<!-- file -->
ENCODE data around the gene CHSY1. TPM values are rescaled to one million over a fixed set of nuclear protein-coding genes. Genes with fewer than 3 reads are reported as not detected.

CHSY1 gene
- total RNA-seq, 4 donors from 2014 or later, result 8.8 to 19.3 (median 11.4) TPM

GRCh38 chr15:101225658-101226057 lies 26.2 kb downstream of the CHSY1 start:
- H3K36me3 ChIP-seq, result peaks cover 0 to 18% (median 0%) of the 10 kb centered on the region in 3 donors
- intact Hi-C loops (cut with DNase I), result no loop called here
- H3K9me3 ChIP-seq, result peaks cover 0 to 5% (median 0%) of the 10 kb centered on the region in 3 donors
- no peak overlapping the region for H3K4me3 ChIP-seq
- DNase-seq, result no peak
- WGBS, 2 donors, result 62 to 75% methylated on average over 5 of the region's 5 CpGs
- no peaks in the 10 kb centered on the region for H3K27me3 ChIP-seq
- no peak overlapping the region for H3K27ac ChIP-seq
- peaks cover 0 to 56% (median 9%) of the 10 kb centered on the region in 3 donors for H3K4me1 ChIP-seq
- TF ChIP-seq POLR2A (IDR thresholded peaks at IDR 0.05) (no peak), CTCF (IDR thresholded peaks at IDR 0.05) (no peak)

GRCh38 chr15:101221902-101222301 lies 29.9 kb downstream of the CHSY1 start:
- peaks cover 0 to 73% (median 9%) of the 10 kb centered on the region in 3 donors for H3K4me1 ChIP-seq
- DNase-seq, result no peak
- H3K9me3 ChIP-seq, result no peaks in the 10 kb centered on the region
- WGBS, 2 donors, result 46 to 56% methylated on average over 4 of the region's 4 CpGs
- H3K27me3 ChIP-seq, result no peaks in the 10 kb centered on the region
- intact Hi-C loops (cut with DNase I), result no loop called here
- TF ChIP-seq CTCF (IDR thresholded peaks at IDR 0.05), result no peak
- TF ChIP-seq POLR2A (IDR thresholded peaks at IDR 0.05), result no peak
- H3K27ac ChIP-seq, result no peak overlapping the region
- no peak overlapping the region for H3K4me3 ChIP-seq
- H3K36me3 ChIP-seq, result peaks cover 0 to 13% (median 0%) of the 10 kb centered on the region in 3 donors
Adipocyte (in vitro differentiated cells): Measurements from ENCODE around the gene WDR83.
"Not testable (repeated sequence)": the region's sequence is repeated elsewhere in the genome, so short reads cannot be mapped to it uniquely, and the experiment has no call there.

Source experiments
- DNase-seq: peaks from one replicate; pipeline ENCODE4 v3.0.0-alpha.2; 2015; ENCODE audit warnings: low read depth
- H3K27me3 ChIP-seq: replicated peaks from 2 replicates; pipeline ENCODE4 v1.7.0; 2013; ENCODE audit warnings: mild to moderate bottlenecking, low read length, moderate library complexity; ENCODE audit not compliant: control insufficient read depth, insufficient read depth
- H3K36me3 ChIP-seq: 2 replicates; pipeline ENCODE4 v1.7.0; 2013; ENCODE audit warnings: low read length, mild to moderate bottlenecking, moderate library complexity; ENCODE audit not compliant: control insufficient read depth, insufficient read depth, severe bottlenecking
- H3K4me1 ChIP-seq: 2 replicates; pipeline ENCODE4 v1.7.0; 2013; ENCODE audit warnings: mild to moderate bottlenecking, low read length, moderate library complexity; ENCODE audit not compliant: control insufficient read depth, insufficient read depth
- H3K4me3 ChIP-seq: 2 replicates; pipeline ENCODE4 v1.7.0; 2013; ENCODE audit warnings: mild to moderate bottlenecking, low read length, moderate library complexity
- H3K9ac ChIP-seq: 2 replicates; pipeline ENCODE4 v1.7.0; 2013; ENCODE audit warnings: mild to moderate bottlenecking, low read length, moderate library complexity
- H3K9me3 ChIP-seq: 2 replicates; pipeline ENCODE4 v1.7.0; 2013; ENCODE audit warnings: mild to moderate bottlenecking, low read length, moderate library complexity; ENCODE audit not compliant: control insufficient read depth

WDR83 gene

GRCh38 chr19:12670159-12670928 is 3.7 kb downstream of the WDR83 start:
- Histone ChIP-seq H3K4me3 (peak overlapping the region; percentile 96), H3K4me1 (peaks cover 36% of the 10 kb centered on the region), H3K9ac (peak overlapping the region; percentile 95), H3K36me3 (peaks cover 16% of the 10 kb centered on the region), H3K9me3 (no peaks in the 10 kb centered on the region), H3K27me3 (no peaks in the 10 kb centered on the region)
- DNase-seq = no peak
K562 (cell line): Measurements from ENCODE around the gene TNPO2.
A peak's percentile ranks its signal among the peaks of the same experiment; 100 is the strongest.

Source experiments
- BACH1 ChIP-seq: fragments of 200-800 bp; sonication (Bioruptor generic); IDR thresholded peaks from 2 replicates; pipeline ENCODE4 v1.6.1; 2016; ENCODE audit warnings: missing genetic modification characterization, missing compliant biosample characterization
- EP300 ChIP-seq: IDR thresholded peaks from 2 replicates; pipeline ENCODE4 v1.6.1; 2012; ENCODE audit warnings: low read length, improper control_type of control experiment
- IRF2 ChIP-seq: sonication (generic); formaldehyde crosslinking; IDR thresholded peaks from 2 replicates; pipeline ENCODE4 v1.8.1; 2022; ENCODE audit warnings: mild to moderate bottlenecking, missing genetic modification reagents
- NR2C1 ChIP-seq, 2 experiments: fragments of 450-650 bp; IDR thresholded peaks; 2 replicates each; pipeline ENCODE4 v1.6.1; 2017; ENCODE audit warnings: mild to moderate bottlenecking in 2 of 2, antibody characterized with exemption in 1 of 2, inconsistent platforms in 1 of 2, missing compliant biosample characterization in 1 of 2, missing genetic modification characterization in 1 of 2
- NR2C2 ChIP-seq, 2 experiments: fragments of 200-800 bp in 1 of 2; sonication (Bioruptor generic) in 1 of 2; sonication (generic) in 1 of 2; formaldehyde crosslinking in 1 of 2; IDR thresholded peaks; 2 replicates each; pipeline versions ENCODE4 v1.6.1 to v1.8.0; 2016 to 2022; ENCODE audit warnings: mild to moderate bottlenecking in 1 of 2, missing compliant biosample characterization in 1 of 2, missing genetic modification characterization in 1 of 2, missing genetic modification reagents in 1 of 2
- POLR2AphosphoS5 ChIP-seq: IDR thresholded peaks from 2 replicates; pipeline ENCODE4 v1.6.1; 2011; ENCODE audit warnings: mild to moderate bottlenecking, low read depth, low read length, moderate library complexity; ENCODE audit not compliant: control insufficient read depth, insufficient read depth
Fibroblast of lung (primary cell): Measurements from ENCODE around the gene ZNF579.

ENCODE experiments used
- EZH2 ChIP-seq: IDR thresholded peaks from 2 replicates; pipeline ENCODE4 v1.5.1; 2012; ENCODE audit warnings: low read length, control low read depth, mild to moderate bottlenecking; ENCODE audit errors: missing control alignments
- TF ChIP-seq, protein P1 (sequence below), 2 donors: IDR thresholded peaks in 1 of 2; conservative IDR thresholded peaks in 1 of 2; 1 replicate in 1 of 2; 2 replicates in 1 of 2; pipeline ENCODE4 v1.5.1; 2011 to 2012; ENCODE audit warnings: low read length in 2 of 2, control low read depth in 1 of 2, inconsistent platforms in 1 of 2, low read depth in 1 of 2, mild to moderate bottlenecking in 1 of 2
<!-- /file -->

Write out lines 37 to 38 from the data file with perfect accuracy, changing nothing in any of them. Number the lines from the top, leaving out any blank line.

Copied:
WDR83 gene

GRCh38 chr19:12670159-12670928 is 3.7 kb downstream of the WDR83 start: